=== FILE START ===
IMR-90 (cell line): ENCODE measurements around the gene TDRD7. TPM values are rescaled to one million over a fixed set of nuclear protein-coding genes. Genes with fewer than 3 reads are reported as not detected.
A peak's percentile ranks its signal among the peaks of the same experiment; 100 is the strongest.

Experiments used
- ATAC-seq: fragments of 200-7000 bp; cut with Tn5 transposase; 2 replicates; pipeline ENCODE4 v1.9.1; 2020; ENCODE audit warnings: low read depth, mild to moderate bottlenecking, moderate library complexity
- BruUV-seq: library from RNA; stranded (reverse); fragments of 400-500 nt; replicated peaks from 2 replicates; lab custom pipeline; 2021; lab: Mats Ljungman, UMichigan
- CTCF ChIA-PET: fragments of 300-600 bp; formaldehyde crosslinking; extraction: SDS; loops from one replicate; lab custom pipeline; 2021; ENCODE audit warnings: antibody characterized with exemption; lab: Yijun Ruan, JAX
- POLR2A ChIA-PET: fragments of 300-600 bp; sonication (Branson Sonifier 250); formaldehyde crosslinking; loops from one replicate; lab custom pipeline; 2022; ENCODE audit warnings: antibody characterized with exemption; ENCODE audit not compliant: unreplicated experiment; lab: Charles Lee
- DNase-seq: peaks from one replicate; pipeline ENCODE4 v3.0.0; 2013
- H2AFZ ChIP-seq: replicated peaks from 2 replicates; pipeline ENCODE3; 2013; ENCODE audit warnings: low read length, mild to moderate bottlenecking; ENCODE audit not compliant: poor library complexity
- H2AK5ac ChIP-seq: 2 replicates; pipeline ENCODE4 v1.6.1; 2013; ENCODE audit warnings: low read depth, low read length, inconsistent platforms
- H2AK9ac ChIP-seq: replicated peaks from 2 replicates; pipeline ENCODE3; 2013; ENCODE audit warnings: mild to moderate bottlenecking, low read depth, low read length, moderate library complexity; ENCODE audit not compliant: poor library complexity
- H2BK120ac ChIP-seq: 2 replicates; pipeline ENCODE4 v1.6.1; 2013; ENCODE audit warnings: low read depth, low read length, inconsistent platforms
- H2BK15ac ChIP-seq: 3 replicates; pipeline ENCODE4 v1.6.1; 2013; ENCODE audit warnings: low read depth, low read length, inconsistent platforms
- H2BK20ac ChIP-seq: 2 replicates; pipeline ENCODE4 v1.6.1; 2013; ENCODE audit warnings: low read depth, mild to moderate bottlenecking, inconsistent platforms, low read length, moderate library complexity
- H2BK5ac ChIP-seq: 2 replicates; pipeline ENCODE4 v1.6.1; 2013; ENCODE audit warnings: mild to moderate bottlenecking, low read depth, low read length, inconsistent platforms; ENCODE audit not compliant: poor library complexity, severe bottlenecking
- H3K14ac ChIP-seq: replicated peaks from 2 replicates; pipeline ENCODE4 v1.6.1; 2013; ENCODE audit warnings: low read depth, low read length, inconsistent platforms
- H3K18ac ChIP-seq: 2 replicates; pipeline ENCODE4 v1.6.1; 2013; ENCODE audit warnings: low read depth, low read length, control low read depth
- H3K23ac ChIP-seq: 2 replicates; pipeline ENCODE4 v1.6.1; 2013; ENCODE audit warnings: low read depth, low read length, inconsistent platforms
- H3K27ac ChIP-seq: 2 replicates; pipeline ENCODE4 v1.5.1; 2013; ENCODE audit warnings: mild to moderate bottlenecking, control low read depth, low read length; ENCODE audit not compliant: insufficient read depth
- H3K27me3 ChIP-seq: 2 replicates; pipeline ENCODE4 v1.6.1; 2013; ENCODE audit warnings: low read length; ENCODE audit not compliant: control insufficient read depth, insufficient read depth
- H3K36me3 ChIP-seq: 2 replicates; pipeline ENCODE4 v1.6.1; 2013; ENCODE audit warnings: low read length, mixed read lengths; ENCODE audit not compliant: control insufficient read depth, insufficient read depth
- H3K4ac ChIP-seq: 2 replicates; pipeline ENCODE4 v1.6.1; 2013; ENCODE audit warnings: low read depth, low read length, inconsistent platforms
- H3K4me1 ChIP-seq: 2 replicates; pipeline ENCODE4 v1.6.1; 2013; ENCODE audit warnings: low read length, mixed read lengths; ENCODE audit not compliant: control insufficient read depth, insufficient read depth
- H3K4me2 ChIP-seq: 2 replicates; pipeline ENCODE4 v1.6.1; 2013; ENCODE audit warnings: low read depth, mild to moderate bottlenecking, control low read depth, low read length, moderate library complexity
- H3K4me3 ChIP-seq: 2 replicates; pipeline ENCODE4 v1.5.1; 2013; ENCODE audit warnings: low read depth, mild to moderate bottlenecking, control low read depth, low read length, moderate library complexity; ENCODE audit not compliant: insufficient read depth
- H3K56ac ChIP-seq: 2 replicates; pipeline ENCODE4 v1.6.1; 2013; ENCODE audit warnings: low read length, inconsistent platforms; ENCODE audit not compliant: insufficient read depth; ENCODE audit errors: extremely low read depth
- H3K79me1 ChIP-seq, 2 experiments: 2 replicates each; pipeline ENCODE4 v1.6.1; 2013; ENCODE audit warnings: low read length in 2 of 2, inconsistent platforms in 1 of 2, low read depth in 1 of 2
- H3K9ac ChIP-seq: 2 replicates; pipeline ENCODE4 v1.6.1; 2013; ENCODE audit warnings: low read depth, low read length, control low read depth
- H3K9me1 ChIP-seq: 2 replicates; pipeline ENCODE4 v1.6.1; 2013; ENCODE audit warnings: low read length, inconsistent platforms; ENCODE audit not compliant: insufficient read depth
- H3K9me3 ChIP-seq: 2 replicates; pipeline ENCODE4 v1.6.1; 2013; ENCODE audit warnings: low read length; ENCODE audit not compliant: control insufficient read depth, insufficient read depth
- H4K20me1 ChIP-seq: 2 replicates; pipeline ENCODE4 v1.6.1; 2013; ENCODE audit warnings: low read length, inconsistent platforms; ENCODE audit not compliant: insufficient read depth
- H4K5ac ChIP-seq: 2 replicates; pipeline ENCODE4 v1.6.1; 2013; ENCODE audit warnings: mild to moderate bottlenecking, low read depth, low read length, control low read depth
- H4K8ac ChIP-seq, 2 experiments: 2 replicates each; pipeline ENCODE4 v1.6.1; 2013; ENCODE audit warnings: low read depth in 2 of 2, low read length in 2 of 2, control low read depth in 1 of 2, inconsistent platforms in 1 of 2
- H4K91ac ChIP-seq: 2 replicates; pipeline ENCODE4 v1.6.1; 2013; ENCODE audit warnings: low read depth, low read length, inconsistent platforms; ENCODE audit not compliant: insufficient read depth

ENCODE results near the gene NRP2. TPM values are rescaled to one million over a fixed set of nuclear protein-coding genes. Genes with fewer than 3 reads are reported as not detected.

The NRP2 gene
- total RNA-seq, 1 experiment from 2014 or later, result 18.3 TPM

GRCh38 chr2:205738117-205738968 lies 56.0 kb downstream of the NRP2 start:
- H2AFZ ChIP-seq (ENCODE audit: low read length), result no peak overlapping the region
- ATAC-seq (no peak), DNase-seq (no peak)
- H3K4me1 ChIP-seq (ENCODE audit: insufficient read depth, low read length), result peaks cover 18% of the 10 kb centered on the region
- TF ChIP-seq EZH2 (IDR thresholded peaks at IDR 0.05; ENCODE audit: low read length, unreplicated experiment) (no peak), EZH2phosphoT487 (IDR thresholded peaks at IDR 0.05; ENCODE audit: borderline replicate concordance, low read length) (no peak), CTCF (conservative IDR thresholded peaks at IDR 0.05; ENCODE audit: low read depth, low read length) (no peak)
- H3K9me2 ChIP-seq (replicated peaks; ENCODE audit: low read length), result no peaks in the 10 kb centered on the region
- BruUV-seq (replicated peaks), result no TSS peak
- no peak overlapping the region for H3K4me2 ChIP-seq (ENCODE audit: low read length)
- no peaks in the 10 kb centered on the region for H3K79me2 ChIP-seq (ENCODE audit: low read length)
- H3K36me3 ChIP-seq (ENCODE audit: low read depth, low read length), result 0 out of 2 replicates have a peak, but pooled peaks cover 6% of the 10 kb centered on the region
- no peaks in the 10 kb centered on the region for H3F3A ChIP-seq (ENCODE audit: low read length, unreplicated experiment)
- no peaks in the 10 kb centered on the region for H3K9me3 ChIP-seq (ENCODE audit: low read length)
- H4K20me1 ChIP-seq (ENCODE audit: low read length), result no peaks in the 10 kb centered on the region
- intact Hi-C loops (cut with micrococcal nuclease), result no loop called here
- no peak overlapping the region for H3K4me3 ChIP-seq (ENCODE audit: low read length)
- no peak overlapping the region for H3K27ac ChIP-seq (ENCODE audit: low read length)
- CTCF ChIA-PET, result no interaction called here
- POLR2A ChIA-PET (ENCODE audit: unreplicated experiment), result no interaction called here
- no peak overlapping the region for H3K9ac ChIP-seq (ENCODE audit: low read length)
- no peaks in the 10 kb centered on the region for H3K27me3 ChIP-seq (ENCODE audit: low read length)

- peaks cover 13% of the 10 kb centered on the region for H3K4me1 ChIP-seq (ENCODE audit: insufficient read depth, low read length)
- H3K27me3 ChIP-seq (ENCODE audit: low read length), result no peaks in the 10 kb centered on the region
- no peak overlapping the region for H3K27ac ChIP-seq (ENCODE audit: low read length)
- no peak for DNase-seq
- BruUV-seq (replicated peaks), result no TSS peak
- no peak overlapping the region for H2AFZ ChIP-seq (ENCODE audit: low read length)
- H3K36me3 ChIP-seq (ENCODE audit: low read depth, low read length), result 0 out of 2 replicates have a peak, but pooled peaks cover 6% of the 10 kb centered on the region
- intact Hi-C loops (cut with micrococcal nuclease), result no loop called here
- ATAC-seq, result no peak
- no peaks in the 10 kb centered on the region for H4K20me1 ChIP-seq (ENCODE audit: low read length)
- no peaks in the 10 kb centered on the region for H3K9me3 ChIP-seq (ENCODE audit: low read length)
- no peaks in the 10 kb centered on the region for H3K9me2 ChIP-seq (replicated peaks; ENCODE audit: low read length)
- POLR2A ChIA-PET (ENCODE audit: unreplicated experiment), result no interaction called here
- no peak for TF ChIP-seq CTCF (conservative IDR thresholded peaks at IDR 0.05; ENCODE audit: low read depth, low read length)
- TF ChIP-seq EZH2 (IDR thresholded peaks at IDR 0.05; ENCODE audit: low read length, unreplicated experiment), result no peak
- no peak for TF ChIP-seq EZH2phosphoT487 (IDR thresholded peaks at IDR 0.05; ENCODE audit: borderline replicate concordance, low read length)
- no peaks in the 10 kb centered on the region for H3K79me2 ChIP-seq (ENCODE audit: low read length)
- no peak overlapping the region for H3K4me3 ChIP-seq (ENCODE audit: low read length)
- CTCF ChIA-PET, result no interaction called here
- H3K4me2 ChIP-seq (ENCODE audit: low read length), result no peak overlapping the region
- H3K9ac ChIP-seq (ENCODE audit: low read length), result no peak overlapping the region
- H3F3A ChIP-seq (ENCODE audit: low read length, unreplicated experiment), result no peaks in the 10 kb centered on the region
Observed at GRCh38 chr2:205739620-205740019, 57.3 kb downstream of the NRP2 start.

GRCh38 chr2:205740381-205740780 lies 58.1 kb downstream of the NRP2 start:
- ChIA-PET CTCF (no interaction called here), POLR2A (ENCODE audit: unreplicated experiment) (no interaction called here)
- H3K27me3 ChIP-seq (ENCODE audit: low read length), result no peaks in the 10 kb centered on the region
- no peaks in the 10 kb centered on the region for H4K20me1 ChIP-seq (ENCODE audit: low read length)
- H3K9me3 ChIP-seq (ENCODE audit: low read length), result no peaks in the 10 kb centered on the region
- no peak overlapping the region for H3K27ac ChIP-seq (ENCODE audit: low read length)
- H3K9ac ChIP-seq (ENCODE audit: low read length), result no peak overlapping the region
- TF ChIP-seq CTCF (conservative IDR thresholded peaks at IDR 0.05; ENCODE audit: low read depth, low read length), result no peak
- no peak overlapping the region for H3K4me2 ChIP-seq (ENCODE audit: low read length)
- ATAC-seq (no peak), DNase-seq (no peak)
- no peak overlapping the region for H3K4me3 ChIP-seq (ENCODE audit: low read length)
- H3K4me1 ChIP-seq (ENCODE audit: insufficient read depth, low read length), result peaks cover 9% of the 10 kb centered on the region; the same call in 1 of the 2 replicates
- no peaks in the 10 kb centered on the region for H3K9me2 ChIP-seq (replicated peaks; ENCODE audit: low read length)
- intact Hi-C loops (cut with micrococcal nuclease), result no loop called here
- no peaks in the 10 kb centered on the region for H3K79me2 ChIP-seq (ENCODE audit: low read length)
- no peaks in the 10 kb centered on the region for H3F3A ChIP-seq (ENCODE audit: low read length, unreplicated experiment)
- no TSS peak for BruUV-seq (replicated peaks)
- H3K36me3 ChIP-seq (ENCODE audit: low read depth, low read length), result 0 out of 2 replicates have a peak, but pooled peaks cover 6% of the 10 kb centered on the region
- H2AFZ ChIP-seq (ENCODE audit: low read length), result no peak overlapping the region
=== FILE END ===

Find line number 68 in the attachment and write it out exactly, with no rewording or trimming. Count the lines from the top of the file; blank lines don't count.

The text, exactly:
- no peaks in the 10 kb centered on the region for H3K9me3 ChIP-seq (ENCODE audit: low read length)